Kiss The Sky, Part Two
New York City has nine million inhabitants, and it is growing all the time. I wrote last week about the enormous pressure on the city’s current housing stock and how the most practical solution is to scale up, adding apartments by increasing density throughout the boroughs. The challenge of course is to do this while retaining neighborhood character and the iconic buildings and areas which make New York unique.
The only way to accomplish this effectively is with a plan, and with partnerships. The current zoning laws and planning processes tend to deliver haphazard results, as the midtown Manhattan skyline attests. The new 57th Street condos neither provide housing for New Yorkers nor enhance our skyline. There is surely a better way forward.
Every neighborhood is different. The unique characters of the West Village, or the Upper East Side, or Ditmas Park, or Astoria, require different density solutions. Some neighborhoods can tolerate and even thrive with additional high rise construction. In other parts of town anything higher than six or eight stories would radically alter the light, air, and streetscape. Since many communities are against change in principle, theirs cannot be the only voice in the conversation. Nor can that of the developers. For the city to create substantive and sustainable housing growth, we need a coalition.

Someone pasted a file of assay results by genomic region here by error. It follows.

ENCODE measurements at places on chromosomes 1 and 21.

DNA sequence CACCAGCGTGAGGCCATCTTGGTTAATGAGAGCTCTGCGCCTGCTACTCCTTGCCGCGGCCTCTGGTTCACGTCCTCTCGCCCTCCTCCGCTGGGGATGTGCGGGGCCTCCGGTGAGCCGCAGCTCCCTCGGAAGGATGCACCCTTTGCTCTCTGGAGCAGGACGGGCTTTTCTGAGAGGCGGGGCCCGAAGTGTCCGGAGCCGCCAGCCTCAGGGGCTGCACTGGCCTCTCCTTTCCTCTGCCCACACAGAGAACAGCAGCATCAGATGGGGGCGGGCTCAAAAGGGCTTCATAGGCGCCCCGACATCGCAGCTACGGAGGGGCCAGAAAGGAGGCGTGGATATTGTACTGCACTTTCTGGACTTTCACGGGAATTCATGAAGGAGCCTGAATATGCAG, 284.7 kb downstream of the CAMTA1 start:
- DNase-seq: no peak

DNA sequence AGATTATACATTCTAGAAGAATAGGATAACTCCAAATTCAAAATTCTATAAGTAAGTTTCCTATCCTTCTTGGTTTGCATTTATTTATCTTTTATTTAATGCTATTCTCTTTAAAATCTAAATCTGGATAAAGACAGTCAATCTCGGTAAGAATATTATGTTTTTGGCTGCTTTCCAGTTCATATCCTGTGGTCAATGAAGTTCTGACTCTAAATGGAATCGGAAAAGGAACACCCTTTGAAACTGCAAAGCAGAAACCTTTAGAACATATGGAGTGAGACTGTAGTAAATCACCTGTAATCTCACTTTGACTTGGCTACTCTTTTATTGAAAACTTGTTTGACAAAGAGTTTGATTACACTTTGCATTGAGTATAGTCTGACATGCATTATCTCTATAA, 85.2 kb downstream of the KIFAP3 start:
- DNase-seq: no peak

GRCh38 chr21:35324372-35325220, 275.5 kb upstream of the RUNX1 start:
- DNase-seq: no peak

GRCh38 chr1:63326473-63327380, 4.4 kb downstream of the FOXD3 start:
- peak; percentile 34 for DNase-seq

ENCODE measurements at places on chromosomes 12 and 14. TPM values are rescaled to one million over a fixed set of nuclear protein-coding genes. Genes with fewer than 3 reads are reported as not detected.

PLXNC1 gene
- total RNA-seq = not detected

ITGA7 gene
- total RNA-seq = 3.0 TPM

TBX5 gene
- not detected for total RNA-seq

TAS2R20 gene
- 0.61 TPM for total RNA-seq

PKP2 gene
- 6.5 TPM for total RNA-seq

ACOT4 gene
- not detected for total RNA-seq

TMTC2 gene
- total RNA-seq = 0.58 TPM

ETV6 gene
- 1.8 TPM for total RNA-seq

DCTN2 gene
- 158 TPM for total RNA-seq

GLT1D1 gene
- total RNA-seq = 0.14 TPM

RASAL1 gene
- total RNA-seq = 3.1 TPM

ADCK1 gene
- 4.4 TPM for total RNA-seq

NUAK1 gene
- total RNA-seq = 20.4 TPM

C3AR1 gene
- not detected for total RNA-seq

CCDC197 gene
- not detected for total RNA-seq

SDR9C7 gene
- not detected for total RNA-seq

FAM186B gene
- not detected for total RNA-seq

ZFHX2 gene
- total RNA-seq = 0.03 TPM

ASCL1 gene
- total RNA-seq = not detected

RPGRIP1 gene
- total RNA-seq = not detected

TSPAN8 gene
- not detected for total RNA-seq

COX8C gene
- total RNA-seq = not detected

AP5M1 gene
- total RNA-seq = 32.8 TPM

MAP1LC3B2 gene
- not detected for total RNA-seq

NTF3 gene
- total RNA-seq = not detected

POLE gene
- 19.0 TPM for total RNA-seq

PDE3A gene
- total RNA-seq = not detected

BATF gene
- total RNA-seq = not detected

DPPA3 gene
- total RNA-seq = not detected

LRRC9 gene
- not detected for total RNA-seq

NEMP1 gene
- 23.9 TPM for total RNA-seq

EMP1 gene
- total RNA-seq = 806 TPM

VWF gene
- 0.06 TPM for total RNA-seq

The planning commission would ideally lead the charge on this. Identifying the number of lower and middle income homes we want to create over the next five years is the first step. Public/private partnerships with community leaders, developers, and representatives of city government would then make determinations about where the housing goes, what the mix of low, middle income and market rate is, the appropriate scale for the neighborhood, and what tax incentives would be in place to help underwrite the costs.
I am an idealist. Our different urban constituencies rarely see eye to eye, and bringing everyone to the table with an open mind is never easy. But expanding the city while maintaining its character is the great urban challenge of our time, not just here but all across the world. And it affects everyone, rich and poor alike. Can’t we be leaders at working together to do what’s best for everyone? It’s much easier to correct the mistakes BEFORE they happen!